As the world shifts towards a more sustainable future, it’s important to find those slight adjustments you can make in your own home to reduce waste and minimise your family’s environmental impact. Saving water is a great place to start, but before you start taking 45-second showers, consider an alternative that reduces your whole home’s water wastage in one go: Complete Home Filtration.
How can improving the quality of your water help the environment? Here are five ways filtering your home can help you live more sustainably – as well as being better for your skin, your hair, and your wallet!
1. Eliminating Plastic Bottles
When you have filtered water running through your home, you can get bottled-quality water any time you want. Plastic bottles are a huge contributor to pollution, both at the beginning and end of their life cycle.
The plastic itself is made of petroleum, transported in high-fuel trucks and often wrapped in even more plastic. Then, even if you plan to recycle the bottle, there’s a good chance it will end up in landfill anyway; less than 40% of Australia’s recyclable plastic bottles actually end up being processed and turned into new materials, with most ending up in dumps or scattered as environmental pollution.
By filtering your home, you can cut down on plastic without having to sacrifice the taste or quality of your water.
2. Reducing Water Waste
Ironically, the better your water is, the less you’ll need to use. Filtered, softened water is much more effective for cleaning, often dealing with stains and messes without even needing soap. Spots will come off cars more quickly, and dishes won’t need to be rinsed as thoroughly.
Softened water also eliminates certain cleaning tasks altogether. If you live in an area like WA or SA that has quite hard water with high mineral levels, a big part of cleaning kitchens and bathrooms is scrubbing away chalky limescale residue.
This is one of the biggest advantages of filtering your whole home rather than a single tap; if you have softened water coming out of every tap and shower head, your kitchen and bathroom will do half the cleaning for you!
3. Cutting Down on Chemicals
Wasted water going down the drain isn’t great, but it’s much worse when that water is carrying harsh chemicals into our waterways. Heavy-duty cleaning chemicals can cause significant damage to aquatic ecosystems and contaminate our water basin, and gentler soaps and detergents can be just as harmful in large quantities.
Softened water significantly reduces your reliance on these chemicals. Soaps and detergents lather more effectively in soft water, making them more effective in smaller doses. Eliminating limescale and iron stains from hard water also cuts out a whole category of cleaning products.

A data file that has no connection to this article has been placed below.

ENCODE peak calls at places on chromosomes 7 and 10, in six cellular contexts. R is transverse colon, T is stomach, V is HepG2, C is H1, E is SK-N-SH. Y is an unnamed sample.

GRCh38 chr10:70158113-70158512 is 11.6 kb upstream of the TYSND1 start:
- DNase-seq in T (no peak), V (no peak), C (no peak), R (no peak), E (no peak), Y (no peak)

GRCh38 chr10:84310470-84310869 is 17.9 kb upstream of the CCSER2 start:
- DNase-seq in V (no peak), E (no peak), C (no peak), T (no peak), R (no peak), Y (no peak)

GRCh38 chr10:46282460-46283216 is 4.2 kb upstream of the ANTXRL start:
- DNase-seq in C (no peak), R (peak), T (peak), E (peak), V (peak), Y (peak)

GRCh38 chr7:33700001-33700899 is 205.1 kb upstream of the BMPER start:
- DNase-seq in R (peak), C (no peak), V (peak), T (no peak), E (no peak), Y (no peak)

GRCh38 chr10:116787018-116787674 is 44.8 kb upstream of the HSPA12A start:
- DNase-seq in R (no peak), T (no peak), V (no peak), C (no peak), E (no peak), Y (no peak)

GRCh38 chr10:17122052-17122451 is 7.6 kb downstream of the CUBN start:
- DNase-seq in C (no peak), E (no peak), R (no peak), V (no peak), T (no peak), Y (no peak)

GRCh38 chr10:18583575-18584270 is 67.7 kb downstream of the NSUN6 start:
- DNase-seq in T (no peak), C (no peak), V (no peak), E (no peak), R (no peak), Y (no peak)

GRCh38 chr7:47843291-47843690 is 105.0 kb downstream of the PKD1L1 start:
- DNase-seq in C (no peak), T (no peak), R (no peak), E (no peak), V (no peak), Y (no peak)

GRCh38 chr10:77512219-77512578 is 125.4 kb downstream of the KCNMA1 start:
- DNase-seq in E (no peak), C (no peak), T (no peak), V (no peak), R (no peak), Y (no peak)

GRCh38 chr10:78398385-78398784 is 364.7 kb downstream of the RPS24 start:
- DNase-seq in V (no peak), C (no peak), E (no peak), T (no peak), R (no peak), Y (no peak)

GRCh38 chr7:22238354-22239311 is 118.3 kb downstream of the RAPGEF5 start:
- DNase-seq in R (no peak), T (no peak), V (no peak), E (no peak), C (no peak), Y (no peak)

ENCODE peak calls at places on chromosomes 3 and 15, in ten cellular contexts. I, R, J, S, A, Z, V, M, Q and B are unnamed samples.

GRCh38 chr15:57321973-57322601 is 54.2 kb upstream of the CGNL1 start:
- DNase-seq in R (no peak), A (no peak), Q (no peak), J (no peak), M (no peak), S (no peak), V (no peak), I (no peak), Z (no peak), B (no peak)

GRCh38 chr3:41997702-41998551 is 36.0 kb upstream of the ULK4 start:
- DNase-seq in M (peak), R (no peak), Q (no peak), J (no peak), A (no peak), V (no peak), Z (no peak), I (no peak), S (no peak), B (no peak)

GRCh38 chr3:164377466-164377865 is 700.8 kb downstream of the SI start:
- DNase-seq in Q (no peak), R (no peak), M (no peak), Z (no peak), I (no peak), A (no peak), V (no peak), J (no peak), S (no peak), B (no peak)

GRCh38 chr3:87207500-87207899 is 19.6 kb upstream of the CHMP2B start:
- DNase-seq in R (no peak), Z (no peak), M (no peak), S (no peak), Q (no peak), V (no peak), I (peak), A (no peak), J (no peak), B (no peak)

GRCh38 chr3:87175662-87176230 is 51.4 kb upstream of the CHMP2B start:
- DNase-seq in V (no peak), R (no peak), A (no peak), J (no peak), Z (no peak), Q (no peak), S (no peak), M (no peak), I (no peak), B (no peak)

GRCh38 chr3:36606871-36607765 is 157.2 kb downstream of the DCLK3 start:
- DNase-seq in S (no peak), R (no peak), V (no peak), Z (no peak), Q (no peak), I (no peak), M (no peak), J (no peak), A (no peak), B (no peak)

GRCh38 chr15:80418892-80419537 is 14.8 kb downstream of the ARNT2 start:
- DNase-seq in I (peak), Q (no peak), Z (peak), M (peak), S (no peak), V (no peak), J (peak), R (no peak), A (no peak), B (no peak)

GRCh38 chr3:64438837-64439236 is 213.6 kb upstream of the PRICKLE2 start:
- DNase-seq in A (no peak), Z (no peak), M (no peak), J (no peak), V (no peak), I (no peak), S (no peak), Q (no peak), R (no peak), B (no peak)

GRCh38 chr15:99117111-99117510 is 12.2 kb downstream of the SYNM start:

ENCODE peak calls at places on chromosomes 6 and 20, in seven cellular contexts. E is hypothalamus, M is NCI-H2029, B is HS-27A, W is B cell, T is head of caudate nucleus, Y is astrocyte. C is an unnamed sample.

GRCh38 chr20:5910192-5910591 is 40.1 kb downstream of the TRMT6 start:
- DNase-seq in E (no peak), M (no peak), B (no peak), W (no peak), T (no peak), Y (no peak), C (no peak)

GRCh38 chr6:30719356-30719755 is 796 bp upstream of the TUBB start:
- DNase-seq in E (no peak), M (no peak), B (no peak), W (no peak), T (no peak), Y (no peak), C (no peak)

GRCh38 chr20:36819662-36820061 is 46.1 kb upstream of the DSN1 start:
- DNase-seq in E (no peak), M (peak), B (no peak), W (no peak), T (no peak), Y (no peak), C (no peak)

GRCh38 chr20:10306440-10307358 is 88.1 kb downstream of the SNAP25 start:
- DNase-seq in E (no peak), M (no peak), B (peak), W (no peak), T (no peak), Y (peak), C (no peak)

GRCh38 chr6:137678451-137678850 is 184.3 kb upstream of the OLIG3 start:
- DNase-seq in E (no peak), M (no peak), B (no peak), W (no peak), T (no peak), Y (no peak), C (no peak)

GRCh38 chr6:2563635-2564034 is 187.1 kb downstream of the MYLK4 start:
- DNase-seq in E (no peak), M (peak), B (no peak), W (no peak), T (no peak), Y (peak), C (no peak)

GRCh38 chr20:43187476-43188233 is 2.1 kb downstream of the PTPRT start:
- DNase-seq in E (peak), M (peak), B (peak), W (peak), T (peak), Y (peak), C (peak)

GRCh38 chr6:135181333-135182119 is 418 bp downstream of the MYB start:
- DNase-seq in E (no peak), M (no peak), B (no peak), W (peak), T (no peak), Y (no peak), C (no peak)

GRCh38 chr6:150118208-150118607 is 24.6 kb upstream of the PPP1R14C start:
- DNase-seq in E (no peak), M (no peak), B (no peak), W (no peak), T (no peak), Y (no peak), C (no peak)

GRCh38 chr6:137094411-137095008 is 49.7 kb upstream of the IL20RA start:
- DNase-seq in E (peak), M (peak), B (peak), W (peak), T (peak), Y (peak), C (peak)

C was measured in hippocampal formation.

Additionally, just like bottled water, these chemicals are wrapped in plastic that often gets discarded. Most cleaning products come in plastic tubs or bottles, so by making each bottle last longer, you will be reducing your home’s plastic consumption even further.
4. Saving on Skin & Hair Care
Even if you clean your shower several times a week, there’s something else you’re probably cleaning in there more often – yourself! The same benefits that reduce your soap and detergent usage also apply to shampoo, conditioner and other hair/skin products.
Since the products work in smaller doses, each bottle lasts longer, saving both money and plastic. Additionally, since you’re using smaller quantities, you’ll be reducing the amount of chemical runoff from your home – and the amount of chemicals you’re rubbing into your skin and hair (read more about why that matters here).
Chlorine-free showers also help reduce the need for these kinds of products. Chlorine may be an effective disinfectant, but it also dries out your skin and strips the healthy oils from your hair, making it more brittle and susceptible to damage. Filtering your shower makes the whole process simpler, cheaper and healthier.
5. Improving the Efficiency and Lifespan of Appliances
When we think of areas where we can make our homes more sustainable, we typically picture cutting out things like single-use plastics or leaving the tap running while we brush our teeth. However, there are also more subtle kinds of waste coming from your home.
Hard water can be a major contributor to both higher power consumption and shorter lifespans for appliances. When limescale builds up in hot water systems, their power efficiency drops significantly. The same happens when calcium starts coating the insides of kettles and coffee machines; any water-using systems or appliances will be slowed down and worn out by hard water.
Throwing out a plastic bottle every now and then may have a minimal impact, but sending a kettle to landfill every couple of years because limescale gutted its lifespan will certainly add up.
Water affects almost every aspect of our lives, and it can be very difficult to keep track of each effect individually. Filtering your whole home takes the complexity and confusion out of conserving water, making sure you get the maximum benefit from every drop.